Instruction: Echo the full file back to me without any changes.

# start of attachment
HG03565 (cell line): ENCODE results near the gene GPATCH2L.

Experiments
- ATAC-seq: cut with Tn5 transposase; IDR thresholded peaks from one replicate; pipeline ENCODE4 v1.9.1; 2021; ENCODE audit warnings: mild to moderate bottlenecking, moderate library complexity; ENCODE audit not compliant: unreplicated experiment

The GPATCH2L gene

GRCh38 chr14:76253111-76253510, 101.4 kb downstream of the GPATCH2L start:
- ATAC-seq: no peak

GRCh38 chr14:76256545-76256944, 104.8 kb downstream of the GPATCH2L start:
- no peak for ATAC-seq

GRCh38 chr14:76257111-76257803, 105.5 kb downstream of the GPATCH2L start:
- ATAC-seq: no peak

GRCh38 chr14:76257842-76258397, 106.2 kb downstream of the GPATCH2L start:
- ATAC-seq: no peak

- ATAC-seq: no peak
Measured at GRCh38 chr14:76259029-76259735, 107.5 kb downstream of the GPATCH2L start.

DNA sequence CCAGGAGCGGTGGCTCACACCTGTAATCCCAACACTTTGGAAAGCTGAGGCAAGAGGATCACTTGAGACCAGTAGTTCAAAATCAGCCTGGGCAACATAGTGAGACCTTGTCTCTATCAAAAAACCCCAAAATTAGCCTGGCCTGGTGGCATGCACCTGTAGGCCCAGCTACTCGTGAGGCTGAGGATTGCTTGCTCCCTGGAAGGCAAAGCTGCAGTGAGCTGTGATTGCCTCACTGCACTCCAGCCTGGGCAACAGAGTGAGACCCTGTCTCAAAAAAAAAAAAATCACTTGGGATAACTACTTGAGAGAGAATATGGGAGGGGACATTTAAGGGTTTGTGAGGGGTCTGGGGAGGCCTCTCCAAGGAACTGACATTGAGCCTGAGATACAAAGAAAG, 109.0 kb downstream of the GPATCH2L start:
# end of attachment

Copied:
HG03565 (cell line): ENCODE results near the gene GPATCH2L.

Experiments
- ATAC-seq: cut with Tn5 transposase; IDR thresholded peaks from one replicate; pipeline ENCODE4 v1.9.1; 2021; ENCODE audit warnings: mild to moderate bottlenecking, moderate library complexity; ENCODE audit not compliant: unreplicated experiment

The GPATCH2L gene

GRCh38 chr14:76253111-76253510, 101.4 kb downstream of the GPATCH2L start:
- ATAC-seq: no peak

GRCh38 chr14:76256545-76256944, 104.8 kb downstream of the GPATCH2L start:
- no peak for ATAC-seq

GRCh38 chr14:76257111-76257803, 105.5 kb downstream of the GPATCH2L start:
- ATAC-seq: no peak

GRCh38 chr14:76257842-76258397, 106.2 kb downstream of the GPATCH2L start:
- ATAC-seq: no peak

- ATAC-seq: no peak
Measured at GRCh38 chr14:76259029-76259735, 107.5 kb downstream of the GPATCH2L start.

DNA sequence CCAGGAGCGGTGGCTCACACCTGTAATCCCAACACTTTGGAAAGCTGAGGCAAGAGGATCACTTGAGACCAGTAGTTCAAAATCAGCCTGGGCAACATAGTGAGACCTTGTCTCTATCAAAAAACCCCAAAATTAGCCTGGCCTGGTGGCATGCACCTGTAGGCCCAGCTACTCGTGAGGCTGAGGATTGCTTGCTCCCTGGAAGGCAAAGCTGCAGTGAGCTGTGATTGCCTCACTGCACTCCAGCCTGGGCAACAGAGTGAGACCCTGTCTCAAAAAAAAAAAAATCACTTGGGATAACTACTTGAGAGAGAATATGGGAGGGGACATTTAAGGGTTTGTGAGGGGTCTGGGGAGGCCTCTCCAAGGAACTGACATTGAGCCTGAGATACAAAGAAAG, 109.0 kb downstream of the GPATCH2L start: